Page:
Washed away

Barry and Sheila Sanders stand at the edge of what is left of their backyard along Falling Creek.

At 5 a.m. Sunday morning, water was creeping into the split-level home of Barry and Sheila Sanders.

An hour later, there was 21 inches of standing water in their den.

“Our backyard was like a roaring river,” Sheila said as she walked her property Tuesday in the aftermath of a storm that dumped more than a foot of rain on portions of Catawba County.

Sheila lives on Second Street NE in Hickory. Her yard borders Falling Creek. She says the creek is now 12 feet from her house.

She knew flooding was possible. Water came into the home when heavy rains washed across Hickory in 2013.

But not like this.

Water was pouring in the sliding doors and windows at the rear of her home, the same house her father built in the 1960s. This is the place Sheila spent her formative years, from 9 -19.

“Dad wanted a creek,” she said. “When he built here, he had no idea the creek would come out of the bank.”

She loves the house but her hopes for it are few.

Washed away

Barry Sanders surveys the damage to his mower that was pushed into his neighbors's yard by flood waters Sunday morning.

The rains knocked down her privacy fence, carried the family lawn mower into a neighbor’s yard and ruined the lower level of the home.

She said the washer, dryer, hot water heater, refrigerator and possibly the home’s air-conditioning unit are ruined. The floors will have to come up. The paneling will have to come down.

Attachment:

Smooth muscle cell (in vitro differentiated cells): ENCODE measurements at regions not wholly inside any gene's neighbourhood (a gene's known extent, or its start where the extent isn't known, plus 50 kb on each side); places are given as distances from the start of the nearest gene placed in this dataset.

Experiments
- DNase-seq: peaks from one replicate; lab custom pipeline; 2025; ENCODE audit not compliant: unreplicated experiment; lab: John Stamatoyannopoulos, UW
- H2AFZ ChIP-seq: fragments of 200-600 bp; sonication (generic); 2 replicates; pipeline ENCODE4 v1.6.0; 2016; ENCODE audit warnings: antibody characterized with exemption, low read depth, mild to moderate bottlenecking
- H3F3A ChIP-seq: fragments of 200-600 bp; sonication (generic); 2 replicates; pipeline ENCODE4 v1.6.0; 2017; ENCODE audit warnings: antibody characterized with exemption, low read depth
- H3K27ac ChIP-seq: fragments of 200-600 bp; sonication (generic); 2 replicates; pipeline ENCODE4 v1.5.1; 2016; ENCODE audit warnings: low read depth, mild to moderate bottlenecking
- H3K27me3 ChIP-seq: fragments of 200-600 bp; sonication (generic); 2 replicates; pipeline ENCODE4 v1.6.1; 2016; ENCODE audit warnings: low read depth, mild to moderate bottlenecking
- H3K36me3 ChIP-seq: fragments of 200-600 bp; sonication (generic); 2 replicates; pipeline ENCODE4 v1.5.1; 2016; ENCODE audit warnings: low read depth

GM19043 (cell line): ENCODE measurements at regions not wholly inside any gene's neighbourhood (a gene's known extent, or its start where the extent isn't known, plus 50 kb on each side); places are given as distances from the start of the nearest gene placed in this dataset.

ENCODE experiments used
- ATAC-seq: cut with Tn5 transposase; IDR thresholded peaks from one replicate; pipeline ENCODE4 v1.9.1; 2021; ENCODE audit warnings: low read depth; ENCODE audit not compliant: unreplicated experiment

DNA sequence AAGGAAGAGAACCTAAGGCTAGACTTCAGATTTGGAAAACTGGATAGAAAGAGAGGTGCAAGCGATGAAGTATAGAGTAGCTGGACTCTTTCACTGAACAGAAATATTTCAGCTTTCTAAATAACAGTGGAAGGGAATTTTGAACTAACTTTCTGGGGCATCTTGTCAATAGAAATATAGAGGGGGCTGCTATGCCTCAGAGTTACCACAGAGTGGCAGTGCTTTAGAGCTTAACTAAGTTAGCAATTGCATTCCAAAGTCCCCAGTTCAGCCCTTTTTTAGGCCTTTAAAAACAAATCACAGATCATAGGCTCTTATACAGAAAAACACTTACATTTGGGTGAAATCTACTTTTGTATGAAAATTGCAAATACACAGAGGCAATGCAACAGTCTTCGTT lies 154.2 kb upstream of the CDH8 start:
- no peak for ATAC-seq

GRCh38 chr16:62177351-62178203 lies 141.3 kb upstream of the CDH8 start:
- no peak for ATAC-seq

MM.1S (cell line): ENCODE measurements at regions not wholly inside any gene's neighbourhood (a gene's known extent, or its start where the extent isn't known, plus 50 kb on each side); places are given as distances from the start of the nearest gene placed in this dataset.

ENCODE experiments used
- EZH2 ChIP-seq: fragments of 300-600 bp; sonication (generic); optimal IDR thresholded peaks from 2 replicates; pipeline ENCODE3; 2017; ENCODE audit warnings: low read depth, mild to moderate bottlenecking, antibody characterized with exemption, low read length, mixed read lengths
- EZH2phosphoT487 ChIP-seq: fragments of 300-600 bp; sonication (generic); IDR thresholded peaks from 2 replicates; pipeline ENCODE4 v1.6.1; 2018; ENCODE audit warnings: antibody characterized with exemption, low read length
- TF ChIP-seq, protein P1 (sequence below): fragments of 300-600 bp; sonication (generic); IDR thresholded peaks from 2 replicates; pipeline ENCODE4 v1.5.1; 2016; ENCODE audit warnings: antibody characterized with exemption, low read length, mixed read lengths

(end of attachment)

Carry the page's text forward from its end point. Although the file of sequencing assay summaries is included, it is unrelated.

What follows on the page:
She no longer wants to live in the home but can’t foresee others living there either.

“We’re at a loss for words to say what is going to happen to this place,” she said. “It’s real hard.”

Sheila is 64. She had a knee replaced in February. Barry is 71 and holds down a full-time job. Fortunately, they are not alone.

Sheila is encouraged by the kindness expressed to her and Barry in the days since creek waters damaged the home.

Washed away

Sheila and Barry Sanders start the cleaning process in their home from flood waters Sunday morning.

Cox Automotive operates the Manheim Statesville car auction. Barry works there. Sheila says a group of volunteers from the Statesville business are expected Saturday to assist with the cleanup. And a representative from the company showed up with $100 in debit cards this week.

“My husband said, ‘You don’t find those kind of companies anymore,’” Sheila noted.

She also listed friends who arrived Sunday to help clear the water from the home and those who have offered emotional support.

She spoke of a Bible study group who prayed for them during lunch this week.

“My husband and I have tremendous faith but it has dwindled in the past few days,” she said. “It’s been wonderful to have people around us.”

More prayers are welcome, she said.

Eric Millsaps is editor of the Hickory Daily Record. 

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